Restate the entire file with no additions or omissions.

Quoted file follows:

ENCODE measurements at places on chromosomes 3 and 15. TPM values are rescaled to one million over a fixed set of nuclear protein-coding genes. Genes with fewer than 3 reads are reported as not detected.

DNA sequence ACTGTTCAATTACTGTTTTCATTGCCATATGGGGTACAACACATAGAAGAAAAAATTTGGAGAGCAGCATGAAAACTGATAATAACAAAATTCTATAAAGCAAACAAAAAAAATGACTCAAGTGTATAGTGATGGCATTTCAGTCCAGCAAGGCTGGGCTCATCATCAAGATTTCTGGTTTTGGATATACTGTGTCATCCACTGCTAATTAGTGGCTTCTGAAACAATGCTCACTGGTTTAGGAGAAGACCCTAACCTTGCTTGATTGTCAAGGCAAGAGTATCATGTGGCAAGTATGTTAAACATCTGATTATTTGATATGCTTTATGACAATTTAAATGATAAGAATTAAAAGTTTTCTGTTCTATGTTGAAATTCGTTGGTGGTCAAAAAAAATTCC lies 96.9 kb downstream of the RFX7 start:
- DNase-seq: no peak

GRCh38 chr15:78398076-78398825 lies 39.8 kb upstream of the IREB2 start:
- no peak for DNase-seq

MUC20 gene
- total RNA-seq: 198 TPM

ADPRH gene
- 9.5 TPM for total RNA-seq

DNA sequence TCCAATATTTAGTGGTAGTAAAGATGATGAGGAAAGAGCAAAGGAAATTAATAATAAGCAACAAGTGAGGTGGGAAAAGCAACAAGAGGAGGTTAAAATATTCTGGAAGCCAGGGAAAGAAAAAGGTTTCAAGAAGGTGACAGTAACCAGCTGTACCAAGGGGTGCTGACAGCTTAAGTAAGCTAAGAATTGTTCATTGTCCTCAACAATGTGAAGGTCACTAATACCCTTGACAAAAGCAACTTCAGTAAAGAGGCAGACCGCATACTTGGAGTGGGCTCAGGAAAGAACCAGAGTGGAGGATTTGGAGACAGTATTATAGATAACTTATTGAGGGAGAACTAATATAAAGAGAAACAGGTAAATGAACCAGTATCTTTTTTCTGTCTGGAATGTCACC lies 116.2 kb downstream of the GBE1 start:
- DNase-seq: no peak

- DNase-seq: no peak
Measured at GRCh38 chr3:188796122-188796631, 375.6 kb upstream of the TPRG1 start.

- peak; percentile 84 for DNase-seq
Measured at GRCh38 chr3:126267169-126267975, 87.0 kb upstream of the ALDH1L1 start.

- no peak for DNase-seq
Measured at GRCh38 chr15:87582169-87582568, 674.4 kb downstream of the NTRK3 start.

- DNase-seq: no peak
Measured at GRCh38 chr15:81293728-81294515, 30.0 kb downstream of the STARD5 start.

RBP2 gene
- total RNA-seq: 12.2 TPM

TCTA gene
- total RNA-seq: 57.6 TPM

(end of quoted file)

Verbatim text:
ENCODE measurements at places on chromosomes 3 and 15. TPM values are rescaled to one million over a fixed set of nuclear protein-coding genes. Genes with fewer than 3 reads are reported as not detected.

DNA sequence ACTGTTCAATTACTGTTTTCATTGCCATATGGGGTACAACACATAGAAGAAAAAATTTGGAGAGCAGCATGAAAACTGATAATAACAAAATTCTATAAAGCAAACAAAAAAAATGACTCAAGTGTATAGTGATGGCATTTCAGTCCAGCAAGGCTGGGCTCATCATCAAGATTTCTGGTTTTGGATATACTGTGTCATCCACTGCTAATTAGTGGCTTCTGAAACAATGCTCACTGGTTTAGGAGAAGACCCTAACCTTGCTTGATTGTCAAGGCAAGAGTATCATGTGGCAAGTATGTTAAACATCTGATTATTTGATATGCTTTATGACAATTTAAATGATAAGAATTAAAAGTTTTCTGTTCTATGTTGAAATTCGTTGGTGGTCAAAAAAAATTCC lies 96.9 kb downstream of the RFX7 start:
- DNase-seq: no peak

GRCh38 chr15:78398076-78398825 lies 39.8 kb upstream of the IREB2 start:
- no peak for DNase-seq

MUC20 gene
- total RNA-seq: 198 TPM

ADPRH gene
- 9.5 TPM for total RNA-seq

DNA sequence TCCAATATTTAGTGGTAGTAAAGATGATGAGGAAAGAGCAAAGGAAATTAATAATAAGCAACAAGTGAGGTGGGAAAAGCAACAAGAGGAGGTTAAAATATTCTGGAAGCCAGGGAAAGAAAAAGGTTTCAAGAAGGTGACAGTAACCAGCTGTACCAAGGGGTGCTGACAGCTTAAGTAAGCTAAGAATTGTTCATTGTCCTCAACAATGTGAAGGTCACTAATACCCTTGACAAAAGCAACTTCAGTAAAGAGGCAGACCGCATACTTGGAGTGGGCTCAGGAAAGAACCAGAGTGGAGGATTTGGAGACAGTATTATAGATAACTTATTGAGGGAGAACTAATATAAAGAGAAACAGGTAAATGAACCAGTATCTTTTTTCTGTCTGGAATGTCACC lies 116.2 kb downstream of the GBE1 start:
- DNase-seq: no peak

- DNase-seq: no peak
Measured at GRCh38 chr3:188796122-188796631, 375.6 kb upstream of the TPRG1 start.

- peak; percentile 84 for DNase-seq
Measured at GRCh38 chr3:126267169-126267975, 87.0 kb upstream of the ALDH1L1 start.

- no peak for DNase-seq
Measured at GRCh38 chr15:87582169-87582568, 674.4 kb downstream of the NTRK3 start.

- DNase-seq: no peak
Measured at GRCh38 chr15:81293728-81294515, 30.0 kb downstream of the STARD5 start.

RBP2 gene
- total RNA-seq: 12.2 TPM

TCTA gene
- total RNA-seq: 57.6 TPM